Charlotte Foster

Travel Trouble

How a simple drink became the world’s most expensive minibar item

How a simple drink became the world’s most expensive minibar item

The minibar is the classic staple of any hotel room. 

For many travellers, it’s the first part of their short-term accommodation that they want to investigate. 

While most decide to opt out of indulging in any minibar treats, as some carry a price tag that could plunge you into bankruptcy, others find it the perfect opportunity to treat themselves. 

While most average minibars carry a range of drinks and snacks you could find at most supermarkets, luxurious hotel minibars are far from ordinary.

The Drake Hotel in Toronto has made headlines before for their quirky in-room charges such as $57 hemp candles, and an unusual $440 gold-plated pack for adult travellers. 

Trump Tower hotels have famously boasted an extensive “water library” that gives guests a diamond-covered bottle of water for a hefty $43.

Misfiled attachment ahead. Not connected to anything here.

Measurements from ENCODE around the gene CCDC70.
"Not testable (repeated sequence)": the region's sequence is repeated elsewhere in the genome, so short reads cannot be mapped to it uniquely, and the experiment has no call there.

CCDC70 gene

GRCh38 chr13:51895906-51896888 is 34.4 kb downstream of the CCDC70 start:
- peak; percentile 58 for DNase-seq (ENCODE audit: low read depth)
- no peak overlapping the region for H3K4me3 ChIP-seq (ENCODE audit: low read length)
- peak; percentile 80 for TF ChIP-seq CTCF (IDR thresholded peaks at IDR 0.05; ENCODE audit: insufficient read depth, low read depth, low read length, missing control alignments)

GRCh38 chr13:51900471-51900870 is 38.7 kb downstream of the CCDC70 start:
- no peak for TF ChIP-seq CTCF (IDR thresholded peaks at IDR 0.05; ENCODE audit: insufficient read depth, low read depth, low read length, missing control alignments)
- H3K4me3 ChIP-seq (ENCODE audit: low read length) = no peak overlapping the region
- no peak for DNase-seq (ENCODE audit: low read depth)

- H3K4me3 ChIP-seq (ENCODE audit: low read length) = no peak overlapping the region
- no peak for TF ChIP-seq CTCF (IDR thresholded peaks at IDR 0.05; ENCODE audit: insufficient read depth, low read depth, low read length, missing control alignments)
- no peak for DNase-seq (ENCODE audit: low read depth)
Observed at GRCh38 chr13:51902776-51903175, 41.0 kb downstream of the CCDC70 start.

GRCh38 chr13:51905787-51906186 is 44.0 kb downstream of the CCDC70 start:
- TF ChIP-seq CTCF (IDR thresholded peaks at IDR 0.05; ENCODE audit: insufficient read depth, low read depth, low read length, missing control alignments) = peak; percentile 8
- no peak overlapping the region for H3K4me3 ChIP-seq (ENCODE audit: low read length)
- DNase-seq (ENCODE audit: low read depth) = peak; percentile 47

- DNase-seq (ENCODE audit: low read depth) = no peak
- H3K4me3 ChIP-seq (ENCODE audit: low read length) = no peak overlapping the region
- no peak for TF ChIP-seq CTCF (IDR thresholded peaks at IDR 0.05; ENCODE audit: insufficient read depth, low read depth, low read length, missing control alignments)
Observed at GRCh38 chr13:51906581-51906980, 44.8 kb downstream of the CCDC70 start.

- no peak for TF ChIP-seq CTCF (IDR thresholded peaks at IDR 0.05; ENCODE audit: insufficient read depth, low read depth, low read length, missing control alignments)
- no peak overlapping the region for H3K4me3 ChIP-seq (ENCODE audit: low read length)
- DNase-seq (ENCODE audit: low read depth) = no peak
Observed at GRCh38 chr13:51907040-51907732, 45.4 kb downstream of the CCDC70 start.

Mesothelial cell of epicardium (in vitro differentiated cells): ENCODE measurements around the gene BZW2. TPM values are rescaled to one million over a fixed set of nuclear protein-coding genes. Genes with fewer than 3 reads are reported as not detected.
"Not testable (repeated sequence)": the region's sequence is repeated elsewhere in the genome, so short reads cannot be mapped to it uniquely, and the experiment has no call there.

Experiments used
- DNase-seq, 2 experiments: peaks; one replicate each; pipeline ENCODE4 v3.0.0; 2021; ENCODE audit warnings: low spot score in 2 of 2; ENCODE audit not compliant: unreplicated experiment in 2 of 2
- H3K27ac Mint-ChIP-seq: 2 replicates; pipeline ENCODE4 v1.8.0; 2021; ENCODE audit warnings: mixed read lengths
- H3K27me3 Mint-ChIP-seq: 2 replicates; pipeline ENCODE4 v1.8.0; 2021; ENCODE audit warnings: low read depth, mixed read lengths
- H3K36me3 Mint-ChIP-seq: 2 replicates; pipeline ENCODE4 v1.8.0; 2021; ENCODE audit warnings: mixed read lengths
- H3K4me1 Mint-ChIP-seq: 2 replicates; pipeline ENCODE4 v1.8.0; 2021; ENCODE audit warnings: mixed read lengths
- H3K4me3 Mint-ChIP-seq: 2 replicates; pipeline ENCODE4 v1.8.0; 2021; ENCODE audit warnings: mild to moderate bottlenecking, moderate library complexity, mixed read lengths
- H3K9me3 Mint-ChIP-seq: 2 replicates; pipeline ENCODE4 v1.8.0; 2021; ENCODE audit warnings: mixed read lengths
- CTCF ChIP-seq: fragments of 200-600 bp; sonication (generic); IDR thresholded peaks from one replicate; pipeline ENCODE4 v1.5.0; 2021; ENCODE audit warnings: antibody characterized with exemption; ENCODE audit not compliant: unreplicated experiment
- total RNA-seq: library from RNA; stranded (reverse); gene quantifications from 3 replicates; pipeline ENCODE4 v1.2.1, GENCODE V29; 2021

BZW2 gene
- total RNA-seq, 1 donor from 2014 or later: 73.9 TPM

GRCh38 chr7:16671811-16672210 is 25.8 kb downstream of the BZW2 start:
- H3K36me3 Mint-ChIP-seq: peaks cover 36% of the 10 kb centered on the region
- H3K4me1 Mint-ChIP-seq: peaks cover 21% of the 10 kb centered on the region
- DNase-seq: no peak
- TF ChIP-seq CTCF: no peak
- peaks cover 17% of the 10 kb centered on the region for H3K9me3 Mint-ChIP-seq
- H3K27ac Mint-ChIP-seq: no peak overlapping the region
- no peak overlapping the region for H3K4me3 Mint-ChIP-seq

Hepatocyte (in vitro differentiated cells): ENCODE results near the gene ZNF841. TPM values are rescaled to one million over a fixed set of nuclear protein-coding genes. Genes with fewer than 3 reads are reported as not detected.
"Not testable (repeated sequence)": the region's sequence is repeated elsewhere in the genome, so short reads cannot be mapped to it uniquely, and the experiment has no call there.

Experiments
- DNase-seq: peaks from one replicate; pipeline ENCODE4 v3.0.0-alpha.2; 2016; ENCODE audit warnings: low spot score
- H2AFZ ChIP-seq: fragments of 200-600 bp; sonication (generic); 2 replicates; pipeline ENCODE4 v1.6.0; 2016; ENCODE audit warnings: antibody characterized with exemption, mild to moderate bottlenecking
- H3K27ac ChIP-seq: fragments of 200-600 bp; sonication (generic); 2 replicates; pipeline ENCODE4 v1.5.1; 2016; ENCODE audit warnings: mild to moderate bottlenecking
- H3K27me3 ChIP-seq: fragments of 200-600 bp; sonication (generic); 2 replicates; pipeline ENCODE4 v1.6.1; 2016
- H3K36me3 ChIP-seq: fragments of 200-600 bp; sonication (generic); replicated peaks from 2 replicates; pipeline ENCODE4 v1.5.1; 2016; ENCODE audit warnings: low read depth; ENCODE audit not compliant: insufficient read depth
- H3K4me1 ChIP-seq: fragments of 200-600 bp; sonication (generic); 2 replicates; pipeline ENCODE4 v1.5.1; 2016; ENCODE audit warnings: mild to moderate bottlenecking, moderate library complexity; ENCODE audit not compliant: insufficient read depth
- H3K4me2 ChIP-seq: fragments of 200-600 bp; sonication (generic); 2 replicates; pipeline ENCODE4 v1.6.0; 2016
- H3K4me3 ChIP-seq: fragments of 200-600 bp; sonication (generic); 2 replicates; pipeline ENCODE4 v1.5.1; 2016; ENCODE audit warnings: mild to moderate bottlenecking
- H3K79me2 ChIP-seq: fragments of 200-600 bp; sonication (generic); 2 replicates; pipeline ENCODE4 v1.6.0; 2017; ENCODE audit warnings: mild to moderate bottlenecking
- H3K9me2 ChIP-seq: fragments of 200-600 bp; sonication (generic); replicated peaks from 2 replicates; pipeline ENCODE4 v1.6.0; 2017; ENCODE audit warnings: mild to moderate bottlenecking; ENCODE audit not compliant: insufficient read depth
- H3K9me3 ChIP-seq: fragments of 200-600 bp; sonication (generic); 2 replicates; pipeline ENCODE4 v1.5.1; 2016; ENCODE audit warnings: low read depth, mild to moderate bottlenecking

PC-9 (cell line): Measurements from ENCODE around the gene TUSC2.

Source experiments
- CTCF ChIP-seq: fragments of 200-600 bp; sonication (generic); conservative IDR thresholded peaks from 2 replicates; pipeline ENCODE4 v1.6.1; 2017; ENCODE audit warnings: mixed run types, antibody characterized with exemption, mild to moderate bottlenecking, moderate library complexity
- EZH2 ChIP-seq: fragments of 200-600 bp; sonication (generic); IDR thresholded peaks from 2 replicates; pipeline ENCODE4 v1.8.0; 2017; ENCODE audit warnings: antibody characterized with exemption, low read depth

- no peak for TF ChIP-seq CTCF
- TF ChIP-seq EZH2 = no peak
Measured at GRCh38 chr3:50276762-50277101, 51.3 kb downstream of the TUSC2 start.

While these in-room purchases are certainly extravagant, a hotel in the Netherlands has claimed the crown for the most expensive minibar item. 

The Intercontinental Amsterdam includes a minibar service of a bottle of Louis XIII Grand Champagne Cognac, priced at 3500 euros or about $5,672AUD.

The luxurious bottle of alcohol has copped a 70 percent mark-up before making it into hotel fridges.

According to stockists worldwide, even the word “complimentary” doesn’t increase minibar consumption, as many hotel guests carry a deep distrust of minibars, even when they’re free. 

This fear of sneaky minibar fees was confirmed by a family staying in a Hilton hotel in Chicago, who were charged $76.50 for simply opening the fridge door. 

So next time you’re travelling and staying in a hotel, beware of the hidden fees of the tempting minibars, and treat the elusive snacking machines with suspicion. 

Image credits: Shutterstock